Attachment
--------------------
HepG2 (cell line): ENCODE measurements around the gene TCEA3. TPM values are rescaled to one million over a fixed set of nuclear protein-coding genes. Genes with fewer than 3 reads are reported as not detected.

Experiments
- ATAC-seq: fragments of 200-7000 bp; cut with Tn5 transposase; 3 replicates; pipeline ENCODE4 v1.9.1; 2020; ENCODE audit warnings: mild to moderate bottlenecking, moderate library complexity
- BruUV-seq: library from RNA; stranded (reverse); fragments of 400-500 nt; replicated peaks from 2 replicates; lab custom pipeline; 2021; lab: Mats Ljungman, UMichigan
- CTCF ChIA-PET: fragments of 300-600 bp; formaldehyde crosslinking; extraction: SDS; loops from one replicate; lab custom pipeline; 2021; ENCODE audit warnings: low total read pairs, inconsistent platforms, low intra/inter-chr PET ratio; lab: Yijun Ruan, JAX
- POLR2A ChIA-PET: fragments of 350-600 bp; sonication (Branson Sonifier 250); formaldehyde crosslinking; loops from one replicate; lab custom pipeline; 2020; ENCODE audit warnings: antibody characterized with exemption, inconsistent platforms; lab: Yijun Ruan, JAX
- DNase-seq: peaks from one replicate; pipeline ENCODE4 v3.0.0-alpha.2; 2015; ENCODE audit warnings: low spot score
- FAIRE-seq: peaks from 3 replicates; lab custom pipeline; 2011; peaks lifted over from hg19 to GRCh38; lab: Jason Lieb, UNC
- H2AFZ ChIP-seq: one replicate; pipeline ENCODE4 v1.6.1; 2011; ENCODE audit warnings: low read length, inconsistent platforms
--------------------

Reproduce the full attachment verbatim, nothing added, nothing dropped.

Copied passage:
HepG2 (cell line): ENCODE measurements around the gene TCEA3. TPM values are rescaled to one million over a fixed set of nuclear protein-coding genes. Genes with fewer than 3 reads are reported as not detected.

Experiments
- ATAC-seq: fragments of 200-7000 bp; cut with Tn5 transposase; 3 replicates; pipeline ENCODE4 v1.9.1; 2020; ENCODE audit warnings: mild to moderate bottlenecking, moderate library complexity
- BruUV-seq: library from RNA; stranded (reverse); fragments of 400-500 nt; replicated peaks from 2 replicates; lab custom pipeline; 2021; lab: Mats Ljungman, UMichigan
- CTCF ChIA-PET: fragments of 300-600 bp; formaldehyde crosslinking; extraction: SDS; loops from one replicate; lab custom pipeline; 2021; ENCODE audit warnings: low total read pairs, inconsistent platforms, low intra/inter-chr PET ratio; lab: Yijun Ruan, JAX
- POLR2A ChIA-PET: fragments of 350-600 bp; sonication (Branson Sonifier 250); formaldehyde crosslinking; loops from one replicate; lab custom pipeline; 2020; ENCODE audit warnings: antibody characterized with exemption, inconsistent platforms; lab: Yijun Ruan, JAX
- DNase-seq: peaks from one replicate; pipeline ENCODE4 v3.0.0-alpha.2; 2015; ENCODE audit warnings: low spot score
- FAIRE-seq: peaks from 3 replicates; lab custom pipeline; 2011; peaks lifted over from hg19 to GRCh38; lab: Jason Lieb, UNC
- H2AFZ ChIP-seq: one replicate; pipeline ENCODE4 v1.6.1; 2011; ENCODE audit warnings: low read length, inconsistent platforms